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You are here: Home 1997 Vol. 29 No. 4, October 1997 Workshops Special Interest Groups HCI Design for Network and System Management
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HCI Design for Network and System Management

Thomas M. Graefe and Dennis Wixon

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Introduction

All too often the people responsible for the care and feeding of the information technology infrastructure are poorly supported by the very technology they must manage, even as the popularity and use of networks (such as for the World Wide Web) grows. Corporate MIS staffs spend billions of dollars just on managing their computing infrastructures, and still they must continually cope with ineffectual products that do not support them in their work. A $2,000 PC may cost $5,000 to $10,000 a year to support.(1)

This Special Interest Group (SIG) provided an opportunity for over 30 HCI practitioners and researchers in the domain of network and system management to share information about the problems faced by operators, system managers, administrators, and end users, and to explore new techniques in user interface design that might provide better support in the future.

The group spent the majority of its time sharing information about design problems in a structured brain-storming exercise. Candidate areas for solutions were considered in response to the defined problem.

Design Challenges

Each participant was asked to report on the most important task or key problem area their users faced. These were then clustered to define focus areas.

Information Visualization

Representation and manipulation of large collections of objects is a common requirement. There is a need for both broad views and rapid drill-down, for real-time monitoring and trend-analysis, and for customization of the display for specific tasks and user preferences.

Capture and Access to Trouble Shooting Information

Diagnosis and problem solving in a chaotic heterogeneous networking environment with widely varying information needs to be supported within applications. Information capture is critical and automated support of correlation across objects and time key.

Scalability of Solutions

Organizations need to be supported with applications that can span entire companies while at the same time allowing subset domains to be established and controlled. As companies grow or change the tools should be able to do likewise.

Education and Training

For small and medium businesses where the network or system management is often a part time job for an employee there needs to be a way to supply expertise and training as part of the application. These users are not experts, which is the typical requirement for use of management products.

Customization of Interface

Users and organizations need to be able to tailor their applications to suit scope of responsibility and task. This includes customization of reports and displays of collections of managed objects.

Inadequacies of the Window Paradigm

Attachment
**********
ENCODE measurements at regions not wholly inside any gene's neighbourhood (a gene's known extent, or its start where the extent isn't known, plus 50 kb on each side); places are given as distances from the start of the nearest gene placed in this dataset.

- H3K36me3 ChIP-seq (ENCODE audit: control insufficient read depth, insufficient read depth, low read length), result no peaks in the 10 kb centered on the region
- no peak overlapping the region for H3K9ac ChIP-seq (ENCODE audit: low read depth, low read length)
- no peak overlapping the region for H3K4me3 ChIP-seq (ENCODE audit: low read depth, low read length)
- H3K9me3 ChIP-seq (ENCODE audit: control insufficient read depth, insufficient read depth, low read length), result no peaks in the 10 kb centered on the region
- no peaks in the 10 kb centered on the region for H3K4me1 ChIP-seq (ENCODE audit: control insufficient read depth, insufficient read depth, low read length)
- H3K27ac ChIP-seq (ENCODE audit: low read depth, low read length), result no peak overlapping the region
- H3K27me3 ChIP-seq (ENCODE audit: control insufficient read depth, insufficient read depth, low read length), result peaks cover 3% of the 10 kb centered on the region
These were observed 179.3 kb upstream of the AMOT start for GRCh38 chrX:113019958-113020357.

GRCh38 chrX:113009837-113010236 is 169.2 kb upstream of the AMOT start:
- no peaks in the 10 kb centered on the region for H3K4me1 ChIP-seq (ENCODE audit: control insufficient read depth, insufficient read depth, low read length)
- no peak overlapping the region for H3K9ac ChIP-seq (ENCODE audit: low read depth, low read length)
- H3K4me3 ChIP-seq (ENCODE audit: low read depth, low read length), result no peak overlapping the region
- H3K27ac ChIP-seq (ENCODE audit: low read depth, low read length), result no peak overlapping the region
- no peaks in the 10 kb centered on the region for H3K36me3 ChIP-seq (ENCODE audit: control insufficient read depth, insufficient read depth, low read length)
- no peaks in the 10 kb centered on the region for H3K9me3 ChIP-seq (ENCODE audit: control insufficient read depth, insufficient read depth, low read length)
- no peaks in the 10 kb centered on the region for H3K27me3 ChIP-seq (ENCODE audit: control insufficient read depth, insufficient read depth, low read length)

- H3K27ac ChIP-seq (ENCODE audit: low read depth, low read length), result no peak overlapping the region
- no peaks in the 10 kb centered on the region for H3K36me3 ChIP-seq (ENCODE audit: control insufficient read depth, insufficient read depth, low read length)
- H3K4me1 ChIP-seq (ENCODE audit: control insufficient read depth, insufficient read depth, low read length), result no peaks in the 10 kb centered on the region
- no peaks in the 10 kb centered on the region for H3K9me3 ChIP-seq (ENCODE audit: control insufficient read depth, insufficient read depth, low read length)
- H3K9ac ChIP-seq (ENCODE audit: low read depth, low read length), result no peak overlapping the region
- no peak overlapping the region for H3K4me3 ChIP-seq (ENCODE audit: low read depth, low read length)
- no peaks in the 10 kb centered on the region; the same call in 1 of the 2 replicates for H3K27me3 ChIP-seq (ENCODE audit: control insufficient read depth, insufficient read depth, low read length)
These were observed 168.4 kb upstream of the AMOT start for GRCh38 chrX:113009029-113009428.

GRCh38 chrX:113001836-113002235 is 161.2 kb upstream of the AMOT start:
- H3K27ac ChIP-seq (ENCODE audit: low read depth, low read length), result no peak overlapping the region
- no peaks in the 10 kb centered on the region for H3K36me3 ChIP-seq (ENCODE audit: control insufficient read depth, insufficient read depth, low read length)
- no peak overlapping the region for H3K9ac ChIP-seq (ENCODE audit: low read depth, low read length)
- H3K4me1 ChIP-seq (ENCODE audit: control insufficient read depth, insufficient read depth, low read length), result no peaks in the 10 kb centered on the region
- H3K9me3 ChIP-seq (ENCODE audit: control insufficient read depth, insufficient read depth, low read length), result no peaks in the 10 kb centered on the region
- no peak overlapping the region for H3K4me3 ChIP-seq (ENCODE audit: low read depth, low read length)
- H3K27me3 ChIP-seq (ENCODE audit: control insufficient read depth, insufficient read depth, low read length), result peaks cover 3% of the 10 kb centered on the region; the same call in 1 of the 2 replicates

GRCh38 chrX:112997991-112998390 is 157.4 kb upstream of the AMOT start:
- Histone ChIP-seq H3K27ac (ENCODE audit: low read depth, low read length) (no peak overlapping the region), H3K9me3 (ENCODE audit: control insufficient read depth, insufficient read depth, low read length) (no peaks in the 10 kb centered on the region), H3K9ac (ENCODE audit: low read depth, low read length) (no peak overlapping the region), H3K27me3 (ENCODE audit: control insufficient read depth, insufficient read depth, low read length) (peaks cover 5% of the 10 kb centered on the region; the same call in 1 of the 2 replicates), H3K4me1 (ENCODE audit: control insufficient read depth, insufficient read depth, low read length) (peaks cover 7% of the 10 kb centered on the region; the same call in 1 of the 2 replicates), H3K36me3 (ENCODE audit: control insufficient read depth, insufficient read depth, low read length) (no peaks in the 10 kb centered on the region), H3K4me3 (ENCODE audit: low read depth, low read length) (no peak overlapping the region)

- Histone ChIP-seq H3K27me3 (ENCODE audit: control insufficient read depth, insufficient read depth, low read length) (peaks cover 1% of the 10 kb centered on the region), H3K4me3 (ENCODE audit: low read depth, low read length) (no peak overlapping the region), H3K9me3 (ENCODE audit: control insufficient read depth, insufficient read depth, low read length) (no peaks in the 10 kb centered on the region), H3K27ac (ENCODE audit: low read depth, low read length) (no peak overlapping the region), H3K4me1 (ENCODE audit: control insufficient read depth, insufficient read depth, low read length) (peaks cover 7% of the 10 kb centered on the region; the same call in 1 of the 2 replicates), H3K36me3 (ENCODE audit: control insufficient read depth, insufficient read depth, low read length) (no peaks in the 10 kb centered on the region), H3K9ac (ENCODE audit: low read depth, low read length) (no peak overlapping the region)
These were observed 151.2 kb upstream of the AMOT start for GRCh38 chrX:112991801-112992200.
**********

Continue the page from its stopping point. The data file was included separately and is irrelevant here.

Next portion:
Window proliferation make complex nested displays unwieldy. Lack of a command language inhibits experts and frustrates home grown automation.

Managing Relationships among Domain Objects

Networks and systems are defined by relationships among their elements, but few applications enable management of key relationships in a robust fashion. (e.g., `provide services for', `linked to', etc.) This leaves it to the user to recreate such relationships

Lack of Standards

This is an ongoing problem because it aggravates the already bad problem of heterogeneity. The lack of standard management protocols or uniform implementations is typically directly manifested to the operator or administrator.

Inadequate Product Engineering

Many network and system products are not designed to be easily managed. Product designs do not take into account the context of use, and often the groups designing management applications are separate from those designing the products being managed resulting in seemingly full featured products that are difficult to install, costly to upgrade, and hard to configure or monitor.

Where to Find Solutions

Discussion of challenges was so enthusiastic it left little time for solutions. In short, the group discussed general topics such as the addition of performance support to applications, the use special purpose displays, and incorporating expert system technology into applications as areas needing broader use.

Future Meetings

The attendees were extremely enthusiastic about continuing the SIG at CHI 98, and were also interested in a forum where some of the challenges and solutions could be pursued in depth. A workshop on this area was discussed, and the authors invite anyone interested in such a workshop to contact them at the addresses provided below.

About the Authors

Tom Graefe has been in the Usability Design Center at Digital Equipment since February, 1995. He has worked on HCI design and issues in networking and system management since 1981

Dennis Wixon has been working in User Interface design for over 20 years. He is currently program manager for usability at Digital Equipment Corporation.

Authors' Addresses

Thomas M. Graefe
Digital Equipment Corporation
550 King St. Littleton, MA 01540 USA
email graefe@tnpubs.enet.dec.com
tel 1+508-486-7335

Dennis Wixon
Digital Equipment Corporation
110 Spitbrook Rd.
Nashua, NH 03062 USA
tel +1 603 881 2276
email wixon@orion.enet.dec.com


Footnotes

(1)
for example, see Gibbs, W.W. Taking Computers to Task. Scientific American, April, 1997.

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